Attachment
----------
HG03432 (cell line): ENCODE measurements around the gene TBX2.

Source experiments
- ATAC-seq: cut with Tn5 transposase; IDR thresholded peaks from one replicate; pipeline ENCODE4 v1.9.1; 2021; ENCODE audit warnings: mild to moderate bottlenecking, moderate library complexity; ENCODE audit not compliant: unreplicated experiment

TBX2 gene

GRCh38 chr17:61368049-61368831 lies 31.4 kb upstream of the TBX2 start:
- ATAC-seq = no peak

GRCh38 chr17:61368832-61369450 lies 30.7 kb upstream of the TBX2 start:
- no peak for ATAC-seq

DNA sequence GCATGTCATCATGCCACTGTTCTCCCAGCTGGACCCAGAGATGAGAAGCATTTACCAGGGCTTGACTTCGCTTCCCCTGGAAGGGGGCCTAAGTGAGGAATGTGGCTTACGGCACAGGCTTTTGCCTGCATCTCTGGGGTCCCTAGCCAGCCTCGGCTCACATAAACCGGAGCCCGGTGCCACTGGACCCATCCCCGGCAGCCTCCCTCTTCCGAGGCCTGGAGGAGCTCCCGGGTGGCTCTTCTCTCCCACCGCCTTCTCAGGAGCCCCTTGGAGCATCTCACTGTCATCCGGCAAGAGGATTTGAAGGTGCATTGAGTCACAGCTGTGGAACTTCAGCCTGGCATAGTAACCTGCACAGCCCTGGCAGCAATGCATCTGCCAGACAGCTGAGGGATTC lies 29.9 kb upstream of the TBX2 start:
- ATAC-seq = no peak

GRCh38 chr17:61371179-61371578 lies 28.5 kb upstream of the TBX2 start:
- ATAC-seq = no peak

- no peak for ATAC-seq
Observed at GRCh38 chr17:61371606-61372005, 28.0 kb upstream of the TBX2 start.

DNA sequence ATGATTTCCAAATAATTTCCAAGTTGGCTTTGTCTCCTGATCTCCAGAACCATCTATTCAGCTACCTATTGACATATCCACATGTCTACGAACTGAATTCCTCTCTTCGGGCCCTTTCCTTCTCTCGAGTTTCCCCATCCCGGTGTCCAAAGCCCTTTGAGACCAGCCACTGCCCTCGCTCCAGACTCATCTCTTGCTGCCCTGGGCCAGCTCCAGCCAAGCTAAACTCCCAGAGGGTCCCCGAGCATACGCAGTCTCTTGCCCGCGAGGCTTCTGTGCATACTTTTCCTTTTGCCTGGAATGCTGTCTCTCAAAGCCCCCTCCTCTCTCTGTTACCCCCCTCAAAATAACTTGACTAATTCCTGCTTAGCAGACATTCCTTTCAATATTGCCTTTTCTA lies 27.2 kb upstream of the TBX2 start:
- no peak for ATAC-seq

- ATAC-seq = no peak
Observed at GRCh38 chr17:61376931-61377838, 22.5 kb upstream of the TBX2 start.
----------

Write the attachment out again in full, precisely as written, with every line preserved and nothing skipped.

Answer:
HG03432 (cell line): ENCODE measurements around the gene TBX2.

Source experiments
- ATAC-seq: cut with Tn5 transposase; IDR thresholded peaks from one replicate; pipeline ENCODE4 v1.9.1; 2021; ENCODE audit warnings: mild to moderate bottlenecking, moderate library complexity; ENCODE audit not compliant: unreplicated experiment

TBX2 gene

GRCh38 chr17:61368049-61368831 lies 31.4 kb upstream of the TBX2 start:
- ATAC-seq = no peak

GRCh38 chr17:61368832-61369450 lies 30.7 kb upstream of the TBX2 start:
- no peak for ATAC-seq

DNA sequence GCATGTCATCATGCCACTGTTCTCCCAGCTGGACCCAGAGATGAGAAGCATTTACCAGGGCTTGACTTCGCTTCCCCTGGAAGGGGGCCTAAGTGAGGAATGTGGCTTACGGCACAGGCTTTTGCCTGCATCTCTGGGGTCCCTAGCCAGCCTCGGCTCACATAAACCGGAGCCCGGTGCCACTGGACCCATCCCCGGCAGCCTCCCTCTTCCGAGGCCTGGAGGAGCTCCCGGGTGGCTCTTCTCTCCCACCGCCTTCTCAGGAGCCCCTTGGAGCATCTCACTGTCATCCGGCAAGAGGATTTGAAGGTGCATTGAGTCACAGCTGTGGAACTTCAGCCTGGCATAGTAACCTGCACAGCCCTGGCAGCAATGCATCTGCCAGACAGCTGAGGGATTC lies 29.9 kb upstream of the TBX2 start:
- ATAC-seq = no peak

GRCh38 chr17:61371179-61371578 lies 28.5 kb upstream of the TBX2 start:
- ATAC-seq = no peak

- no peak for ATAC-seq
Observed at GRCh38 chr17:61371606-61372005, 28.0 kb upstream of the TBX2 start.

DNA sequence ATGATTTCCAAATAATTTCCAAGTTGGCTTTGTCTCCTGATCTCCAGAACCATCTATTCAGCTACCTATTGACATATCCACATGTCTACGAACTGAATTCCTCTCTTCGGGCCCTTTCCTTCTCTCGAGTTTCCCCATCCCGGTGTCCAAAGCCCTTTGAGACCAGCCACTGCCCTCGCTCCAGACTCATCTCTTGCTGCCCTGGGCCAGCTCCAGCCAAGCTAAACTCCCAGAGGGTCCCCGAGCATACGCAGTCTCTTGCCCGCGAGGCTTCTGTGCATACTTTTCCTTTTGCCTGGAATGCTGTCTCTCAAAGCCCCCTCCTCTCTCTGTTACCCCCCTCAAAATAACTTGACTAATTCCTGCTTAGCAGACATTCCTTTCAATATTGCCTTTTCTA lies 27.2 kb upstream of the TBX2 start:
- no peak for ATAC-seq

- ATAC-seq = no peak
Observed at GRCh38 chr17:61376931-61377838, 22.5 kb upstream of the TBX2 start.